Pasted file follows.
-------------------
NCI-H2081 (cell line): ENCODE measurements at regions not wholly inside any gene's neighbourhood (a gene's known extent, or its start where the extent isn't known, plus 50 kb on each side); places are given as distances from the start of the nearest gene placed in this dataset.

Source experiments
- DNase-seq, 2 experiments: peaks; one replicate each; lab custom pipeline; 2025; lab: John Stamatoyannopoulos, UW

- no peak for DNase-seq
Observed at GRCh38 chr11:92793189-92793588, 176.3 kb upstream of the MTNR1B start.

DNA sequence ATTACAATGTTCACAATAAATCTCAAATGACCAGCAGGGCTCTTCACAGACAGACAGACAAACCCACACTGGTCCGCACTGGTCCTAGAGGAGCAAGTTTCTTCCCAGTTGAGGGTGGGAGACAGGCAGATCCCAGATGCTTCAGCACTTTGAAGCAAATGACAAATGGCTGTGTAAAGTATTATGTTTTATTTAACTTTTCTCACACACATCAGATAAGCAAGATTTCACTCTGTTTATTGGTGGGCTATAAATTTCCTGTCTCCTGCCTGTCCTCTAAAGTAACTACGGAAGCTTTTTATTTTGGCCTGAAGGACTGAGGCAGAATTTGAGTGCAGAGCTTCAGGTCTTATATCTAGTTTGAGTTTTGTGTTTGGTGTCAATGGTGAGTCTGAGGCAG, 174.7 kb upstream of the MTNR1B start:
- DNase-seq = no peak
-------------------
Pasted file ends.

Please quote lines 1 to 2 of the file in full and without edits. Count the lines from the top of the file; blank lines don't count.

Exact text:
NCI-H2081 (cell line): ENCODE measurements at regions not wholly inside any gene's neighbourhood (a gene's known extent, or its start where the extent isn't known, plus 50 kb on each side); places are given as distances from the start of the nearest gene placed in this dataset.

Source experiments